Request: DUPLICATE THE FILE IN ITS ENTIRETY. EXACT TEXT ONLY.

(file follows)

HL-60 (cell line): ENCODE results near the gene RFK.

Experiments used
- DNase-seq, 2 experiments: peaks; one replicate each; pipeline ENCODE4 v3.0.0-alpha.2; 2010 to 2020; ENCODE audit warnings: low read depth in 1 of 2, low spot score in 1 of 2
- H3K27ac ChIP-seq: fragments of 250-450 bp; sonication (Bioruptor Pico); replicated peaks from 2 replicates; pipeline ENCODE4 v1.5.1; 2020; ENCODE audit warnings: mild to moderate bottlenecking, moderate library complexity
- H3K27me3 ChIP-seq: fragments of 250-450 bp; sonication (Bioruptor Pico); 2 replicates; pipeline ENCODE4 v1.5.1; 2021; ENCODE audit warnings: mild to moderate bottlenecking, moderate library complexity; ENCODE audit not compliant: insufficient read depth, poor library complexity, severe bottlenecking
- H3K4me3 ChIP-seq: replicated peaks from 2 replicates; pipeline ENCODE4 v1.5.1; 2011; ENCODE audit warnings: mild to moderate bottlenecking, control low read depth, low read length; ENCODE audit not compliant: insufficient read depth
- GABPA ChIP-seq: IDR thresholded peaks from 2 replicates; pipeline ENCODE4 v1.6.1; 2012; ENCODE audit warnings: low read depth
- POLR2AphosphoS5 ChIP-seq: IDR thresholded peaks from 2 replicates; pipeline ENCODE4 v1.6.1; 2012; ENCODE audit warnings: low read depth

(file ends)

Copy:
HL-60 (cell line): ENCODE results near the gene RFK.

Experiments used
- DNase-seq, 2 experiments: peaks; one replicate each; pipeline ENCODE4 v3.0.0-alpha.2; 2010 to 2020; ENCODE audit warnings: low read depth in 1 of 2, low spot score in 1 of 2
- H3K27ac ChIP-seq: fragments of 250-450 bp; sonication (Bioruptor Pico); replicated peaks from 2 replicates; pipeline ENCODE4 v1.5.1; 2020; ENCODE audit warnings: mild to moderate bottlenecking, moderate library complexity
- H3K27me3 ChIP-seq: fragments of 250-450 bp; sonication (Bioruptor Pico); 2 replicates; pipeline ENCODE4 v1.5.1; 2021; ENCODE audit warnings: mild to moderate bottlenecking, moderate library complexity; ENCODE audit not compliant: insufficient read depth, poor library complexity, severe bottlenecking
- H3K4me3 ChIP-seq: replicated peaks from 2 replicates; pipeline ENCODE4 v1.5.1; 2011; ENCODE audit warnings: mild to moderate bottlenecking, control low read depth, low read length; ENCODE audit not compliant: insufficient read depth
- GABPA ChIP-seq: IDR thresholded peaks from 2 replicates; pipeline ENCODE4 v1.6.1; 2012; ENCODE audit warnings: low read depth
- POLR2AphosphoS5 ChIP-seq: IDR thresholded peaks from 2 replicates; pipeline ENCODE4 v1.6.1; 2012; ENCODE audit warnings: low read depth